In a total reversal from the contentious environment that surrounded previous attempts to break the record, which has been tainted somewhat by claims of cheating and xenophobia in earlier years, Balentien received a round of applause from the visiting fans when he took his position in the field to start the seventh.

“When I hit the 55th, when I went into left field, the whole Carp (cheering section) they stood up and gave me a standing ovation. That’s amazing. I was surprised. I just want to thank them.”

Balentien was known for his power during his time as a top prospect in the Seattle Mariners’ system. He spent parts of three years in the majors — with the Mariners and Cincinnati Reds.

He joined the Swallows in 2011 and hit 31 homers in each of his first two seasons to win back-to-back Central League home run titles, leading all of Japan in 2012.

Balentien missed Yakult’s first 12 games this season with a groin injury, suffered while playing for the Netherlands in the 2013 World Baseball Classic, but hit the ground running and started racking up homers at a torrid pace.

“First of all, I have to say thank you to the Yakult Swallows for this opportunity they’ve given me,” Balentien said. “They gave me a second chance in my life so I can be in this situation right now. Secondly, I just want to thank all my teammates, coaches, translators. Without those guys, none of this can be possible.”

Balentien said getting to 55 was the hard part and is relaxed as he attempts to claim the single-season record for himself.

“I’m happy I did this,” he said. “From now on, I’ll be more relaxed.”

Despite giving up the home run, Otake went home a winner in the game to improve to 8-9. Masanori Ishikawa (4-8) was charged with the loss.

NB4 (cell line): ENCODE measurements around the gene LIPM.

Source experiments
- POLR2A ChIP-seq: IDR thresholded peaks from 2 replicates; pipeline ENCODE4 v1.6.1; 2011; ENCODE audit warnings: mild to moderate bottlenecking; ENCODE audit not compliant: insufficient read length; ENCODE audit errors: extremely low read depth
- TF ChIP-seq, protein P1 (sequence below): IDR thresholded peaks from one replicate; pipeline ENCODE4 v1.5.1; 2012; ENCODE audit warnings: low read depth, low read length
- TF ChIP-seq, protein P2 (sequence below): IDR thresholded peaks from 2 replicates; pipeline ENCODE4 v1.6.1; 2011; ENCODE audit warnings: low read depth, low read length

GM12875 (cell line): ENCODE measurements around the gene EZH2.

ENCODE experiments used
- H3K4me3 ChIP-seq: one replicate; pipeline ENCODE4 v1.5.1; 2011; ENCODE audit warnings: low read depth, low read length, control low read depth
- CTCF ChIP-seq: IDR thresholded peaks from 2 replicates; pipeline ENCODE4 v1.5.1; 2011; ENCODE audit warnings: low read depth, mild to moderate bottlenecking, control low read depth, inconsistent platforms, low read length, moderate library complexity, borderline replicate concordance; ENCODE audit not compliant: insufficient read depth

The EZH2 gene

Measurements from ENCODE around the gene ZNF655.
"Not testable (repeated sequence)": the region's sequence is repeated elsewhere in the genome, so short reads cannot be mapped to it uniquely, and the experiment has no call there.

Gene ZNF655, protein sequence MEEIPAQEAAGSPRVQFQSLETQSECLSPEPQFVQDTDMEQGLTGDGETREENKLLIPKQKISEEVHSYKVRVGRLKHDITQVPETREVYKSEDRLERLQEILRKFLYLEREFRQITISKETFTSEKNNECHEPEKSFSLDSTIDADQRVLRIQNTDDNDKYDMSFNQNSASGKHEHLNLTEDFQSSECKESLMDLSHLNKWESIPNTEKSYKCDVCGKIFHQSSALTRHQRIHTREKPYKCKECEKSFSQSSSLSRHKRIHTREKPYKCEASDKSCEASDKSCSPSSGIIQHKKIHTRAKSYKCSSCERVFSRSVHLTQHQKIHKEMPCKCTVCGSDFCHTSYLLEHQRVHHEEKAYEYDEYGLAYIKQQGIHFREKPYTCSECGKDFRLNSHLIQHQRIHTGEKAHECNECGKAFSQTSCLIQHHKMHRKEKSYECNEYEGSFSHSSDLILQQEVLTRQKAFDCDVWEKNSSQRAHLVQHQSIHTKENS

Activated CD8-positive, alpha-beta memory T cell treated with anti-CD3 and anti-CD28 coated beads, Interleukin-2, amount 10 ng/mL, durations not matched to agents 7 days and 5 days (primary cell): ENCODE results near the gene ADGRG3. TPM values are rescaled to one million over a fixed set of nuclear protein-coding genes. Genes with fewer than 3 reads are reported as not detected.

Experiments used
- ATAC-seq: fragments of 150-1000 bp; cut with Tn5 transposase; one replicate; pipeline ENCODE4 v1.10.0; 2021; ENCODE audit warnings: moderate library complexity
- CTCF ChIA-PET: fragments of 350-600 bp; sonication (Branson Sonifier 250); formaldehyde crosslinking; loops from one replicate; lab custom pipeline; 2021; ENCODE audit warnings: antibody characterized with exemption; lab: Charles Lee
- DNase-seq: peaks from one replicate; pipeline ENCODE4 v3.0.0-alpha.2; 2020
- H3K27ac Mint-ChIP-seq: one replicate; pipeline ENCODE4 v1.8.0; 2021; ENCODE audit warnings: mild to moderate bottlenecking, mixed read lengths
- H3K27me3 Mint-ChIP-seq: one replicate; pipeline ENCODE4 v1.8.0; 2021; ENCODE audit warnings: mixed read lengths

Brad Eldred homered and drove in two runs to lead the Carp.

Even so, all eyes were on Balentien afterward, and the spotlight will follow him as he chases No. 56.

“Today was a good day for me,” Balentien said. “Now I’m tied. When I hit 56, I will be alone. It will be a way different feeling to pass all those (great) players that have been standing at No. 55.”

Dragons beat Tigers


The Chunichi Dragons rode a three-run eighth inning to come from behind and beat the Hanshin Tigers 3-2 at Koshien Stadium on Wednesday.

The Tigers have lost five of their last seven games.

Giants 2, BayStars 1

At Tokyo Dome, Yomiuri won its fourth in a row after Ryosuke Miyaguni (6-6) labored through six innings to contain Yokohama for his first victory in a month.


Eagles 7, Marines 0

At Kleenex Stadium, Andruw Jones and Casey McGehee each hit three-run home runs as Tohoku Rakuten thumped Chiba Lotte behind seven shutout innings from starter Manabu Mima (6-4).

Fighters 1, Buffaloes 0

At Sapporo Dome, Masaru Takeda (8-6) and three relievers combined on a six-hitter in Hokkaido Nippon Ham’s second straight win against Orix.

Hawks 8, Lions 5

At Yafuoku Dome, Seiichi Uchikawa and Nobuhiro Matsuda had two RBIs apiece as Fukuoka Softbank hit Seibu for six runs in the fifth inning.